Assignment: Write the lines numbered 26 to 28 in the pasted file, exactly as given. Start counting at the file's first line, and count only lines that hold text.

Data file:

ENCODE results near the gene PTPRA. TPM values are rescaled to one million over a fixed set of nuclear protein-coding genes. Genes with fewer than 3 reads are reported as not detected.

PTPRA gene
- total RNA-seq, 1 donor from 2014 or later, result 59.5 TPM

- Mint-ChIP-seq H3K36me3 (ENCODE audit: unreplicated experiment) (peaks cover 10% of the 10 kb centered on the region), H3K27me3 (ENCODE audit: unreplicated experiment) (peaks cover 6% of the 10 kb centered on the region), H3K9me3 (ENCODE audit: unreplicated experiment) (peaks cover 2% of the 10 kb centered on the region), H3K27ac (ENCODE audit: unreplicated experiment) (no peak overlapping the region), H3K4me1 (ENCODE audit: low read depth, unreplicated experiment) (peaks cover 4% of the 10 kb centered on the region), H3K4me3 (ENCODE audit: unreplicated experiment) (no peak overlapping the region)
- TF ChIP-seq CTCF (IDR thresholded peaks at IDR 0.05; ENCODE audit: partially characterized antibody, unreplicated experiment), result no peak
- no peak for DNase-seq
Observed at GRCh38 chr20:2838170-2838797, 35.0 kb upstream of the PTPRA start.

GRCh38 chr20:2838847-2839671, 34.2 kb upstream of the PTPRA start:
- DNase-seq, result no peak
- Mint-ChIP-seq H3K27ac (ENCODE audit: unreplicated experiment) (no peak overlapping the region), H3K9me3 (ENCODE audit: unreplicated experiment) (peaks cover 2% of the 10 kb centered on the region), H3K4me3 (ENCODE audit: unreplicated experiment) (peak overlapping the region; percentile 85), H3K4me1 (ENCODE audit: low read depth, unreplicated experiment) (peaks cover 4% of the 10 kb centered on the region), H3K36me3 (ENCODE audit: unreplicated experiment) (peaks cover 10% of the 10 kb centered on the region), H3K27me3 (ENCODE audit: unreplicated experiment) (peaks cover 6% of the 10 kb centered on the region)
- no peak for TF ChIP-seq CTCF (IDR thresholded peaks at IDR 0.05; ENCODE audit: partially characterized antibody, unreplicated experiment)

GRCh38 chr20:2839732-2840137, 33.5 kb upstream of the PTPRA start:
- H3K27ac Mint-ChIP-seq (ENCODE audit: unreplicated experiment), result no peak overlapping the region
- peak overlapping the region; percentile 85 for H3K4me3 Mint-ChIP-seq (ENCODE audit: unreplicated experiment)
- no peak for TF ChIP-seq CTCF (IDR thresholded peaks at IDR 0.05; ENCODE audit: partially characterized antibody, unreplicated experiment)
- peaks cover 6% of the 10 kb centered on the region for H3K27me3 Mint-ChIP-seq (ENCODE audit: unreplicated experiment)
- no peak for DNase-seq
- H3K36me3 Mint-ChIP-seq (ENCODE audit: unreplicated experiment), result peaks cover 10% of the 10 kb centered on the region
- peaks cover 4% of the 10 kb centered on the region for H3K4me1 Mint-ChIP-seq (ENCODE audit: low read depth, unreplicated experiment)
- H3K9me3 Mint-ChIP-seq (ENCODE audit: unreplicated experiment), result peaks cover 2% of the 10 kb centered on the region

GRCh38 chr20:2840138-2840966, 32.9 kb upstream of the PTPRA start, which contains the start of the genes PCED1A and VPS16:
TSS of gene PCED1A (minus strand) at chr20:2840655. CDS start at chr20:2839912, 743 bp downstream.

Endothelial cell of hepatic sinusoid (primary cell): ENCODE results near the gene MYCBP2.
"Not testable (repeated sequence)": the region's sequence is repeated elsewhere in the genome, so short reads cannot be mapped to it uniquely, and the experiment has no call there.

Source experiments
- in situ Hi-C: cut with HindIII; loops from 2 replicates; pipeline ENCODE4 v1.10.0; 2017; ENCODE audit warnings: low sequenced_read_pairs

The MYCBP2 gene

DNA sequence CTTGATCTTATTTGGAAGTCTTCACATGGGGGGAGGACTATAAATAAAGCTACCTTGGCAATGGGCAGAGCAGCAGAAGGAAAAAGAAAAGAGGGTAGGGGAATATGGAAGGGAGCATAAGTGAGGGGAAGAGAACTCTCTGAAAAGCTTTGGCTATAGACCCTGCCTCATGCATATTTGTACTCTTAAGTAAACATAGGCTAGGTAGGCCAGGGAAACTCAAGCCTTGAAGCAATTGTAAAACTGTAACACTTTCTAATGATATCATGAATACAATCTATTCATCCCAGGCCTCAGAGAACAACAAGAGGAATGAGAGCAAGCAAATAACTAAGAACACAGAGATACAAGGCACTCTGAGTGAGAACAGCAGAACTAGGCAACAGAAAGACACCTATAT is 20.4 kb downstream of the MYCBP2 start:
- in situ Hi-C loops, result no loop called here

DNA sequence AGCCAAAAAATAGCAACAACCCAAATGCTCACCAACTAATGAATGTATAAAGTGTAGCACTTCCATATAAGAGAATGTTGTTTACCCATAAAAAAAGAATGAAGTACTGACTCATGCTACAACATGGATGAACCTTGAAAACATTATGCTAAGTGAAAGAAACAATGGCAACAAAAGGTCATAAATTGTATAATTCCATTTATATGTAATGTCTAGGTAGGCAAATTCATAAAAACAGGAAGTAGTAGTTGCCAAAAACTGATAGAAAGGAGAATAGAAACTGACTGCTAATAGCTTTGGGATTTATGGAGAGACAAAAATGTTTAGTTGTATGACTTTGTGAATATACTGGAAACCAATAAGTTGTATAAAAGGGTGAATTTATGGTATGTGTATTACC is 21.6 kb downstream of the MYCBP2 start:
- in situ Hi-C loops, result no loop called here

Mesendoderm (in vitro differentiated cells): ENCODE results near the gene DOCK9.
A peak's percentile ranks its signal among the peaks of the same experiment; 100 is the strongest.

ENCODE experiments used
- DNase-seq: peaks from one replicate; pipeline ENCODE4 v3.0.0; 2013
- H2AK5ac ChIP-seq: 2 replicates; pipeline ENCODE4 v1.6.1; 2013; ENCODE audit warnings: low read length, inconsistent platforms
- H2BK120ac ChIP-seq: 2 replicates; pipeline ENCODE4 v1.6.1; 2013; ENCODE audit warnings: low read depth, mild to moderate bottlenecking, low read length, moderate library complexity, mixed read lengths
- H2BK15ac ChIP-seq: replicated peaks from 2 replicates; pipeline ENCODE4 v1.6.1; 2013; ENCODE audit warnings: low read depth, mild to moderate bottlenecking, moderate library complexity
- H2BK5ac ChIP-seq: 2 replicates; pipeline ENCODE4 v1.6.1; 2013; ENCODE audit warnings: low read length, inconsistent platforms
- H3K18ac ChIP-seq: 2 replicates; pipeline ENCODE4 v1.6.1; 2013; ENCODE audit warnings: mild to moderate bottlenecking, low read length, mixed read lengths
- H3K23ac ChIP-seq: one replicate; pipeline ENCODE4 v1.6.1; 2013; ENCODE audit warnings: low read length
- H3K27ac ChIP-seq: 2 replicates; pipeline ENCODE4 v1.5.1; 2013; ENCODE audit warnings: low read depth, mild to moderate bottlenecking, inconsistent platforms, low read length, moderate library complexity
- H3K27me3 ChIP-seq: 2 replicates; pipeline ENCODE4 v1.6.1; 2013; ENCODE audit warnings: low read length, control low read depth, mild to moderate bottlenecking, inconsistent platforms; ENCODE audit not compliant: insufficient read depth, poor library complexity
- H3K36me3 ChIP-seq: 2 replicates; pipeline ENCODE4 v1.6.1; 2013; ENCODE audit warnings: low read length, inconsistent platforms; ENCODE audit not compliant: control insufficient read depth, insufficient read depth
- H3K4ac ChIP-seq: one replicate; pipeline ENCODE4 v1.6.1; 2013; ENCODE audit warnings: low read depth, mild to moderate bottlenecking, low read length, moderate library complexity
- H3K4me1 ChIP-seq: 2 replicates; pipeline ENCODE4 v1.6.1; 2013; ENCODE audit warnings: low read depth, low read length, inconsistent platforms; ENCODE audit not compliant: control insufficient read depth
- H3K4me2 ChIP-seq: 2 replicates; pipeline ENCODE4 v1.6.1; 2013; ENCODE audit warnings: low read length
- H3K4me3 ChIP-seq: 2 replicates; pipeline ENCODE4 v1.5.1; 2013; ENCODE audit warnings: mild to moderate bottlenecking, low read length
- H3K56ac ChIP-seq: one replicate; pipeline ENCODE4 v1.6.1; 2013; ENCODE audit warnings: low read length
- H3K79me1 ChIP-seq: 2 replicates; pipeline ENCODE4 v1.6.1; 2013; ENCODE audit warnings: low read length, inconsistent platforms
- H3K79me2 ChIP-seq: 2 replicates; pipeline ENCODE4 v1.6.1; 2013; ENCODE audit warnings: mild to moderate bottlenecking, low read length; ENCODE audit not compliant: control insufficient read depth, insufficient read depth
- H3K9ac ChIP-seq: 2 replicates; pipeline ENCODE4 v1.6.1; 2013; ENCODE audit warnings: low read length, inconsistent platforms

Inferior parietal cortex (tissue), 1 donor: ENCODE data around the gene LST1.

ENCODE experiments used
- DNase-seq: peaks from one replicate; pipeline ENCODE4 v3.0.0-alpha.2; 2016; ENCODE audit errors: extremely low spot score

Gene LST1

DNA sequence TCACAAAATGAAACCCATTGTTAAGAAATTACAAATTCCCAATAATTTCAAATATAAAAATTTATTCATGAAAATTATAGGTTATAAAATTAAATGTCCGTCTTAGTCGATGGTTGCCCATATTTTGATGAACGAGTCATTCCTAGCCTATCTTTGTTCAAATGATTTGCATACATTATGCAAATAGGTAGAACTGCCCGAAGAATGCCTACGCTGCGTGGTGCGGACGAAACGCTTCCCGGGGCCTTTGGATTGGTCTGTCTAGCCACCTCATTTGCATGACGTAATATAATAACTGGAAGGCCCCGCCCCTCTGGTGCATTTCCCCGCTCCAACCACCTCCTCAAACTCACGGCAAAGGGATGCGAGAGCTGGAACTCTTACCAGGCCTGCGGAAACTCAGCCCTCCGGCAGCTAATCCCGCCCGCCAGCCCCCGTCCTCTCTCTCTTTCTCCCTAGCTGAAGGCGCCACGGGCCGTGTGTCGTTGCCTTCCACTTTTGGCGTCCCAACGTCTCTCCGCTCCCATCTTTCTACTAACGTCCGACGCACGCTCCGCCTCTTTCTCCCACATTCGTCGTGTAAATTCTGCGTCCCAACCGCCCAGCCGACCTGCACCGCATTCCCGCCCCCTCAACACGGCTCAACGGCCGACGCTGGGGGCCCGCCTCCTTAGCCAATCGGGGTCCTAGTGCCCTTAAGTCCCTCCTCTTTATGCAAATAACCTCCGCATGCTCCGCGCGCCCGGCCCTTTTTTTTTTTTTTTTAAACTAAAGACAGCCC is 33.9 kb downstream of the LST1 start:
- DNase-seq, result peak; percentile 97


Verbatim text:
- in situ Hi-C: cut with HindIII; loops from 2 replicates; pipeline ENCODE4 v1.10.0; 2017; ENCODE audit warnings: low sequenced_read_pairs

The MYCBP2 gene

DNA sequence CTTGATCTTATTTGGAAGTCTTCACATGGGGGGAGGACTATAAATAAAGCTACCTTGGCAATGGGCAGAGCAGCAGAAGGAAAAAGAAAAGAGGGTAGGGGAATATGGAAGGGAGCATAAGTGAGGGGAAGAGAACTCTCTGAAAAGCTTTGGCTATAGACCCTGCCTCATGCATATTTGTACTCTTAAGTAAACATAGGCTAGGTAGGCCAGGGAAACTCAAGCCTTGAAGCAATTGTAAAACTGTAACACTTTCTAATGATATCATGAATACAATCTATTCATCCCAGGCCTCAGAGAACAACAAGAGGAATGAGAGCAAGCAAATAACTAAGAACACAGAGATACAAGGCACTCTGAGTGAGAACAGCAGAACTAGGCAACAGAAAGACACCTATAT is 20.4 kb downstream of the MYCBP2 start: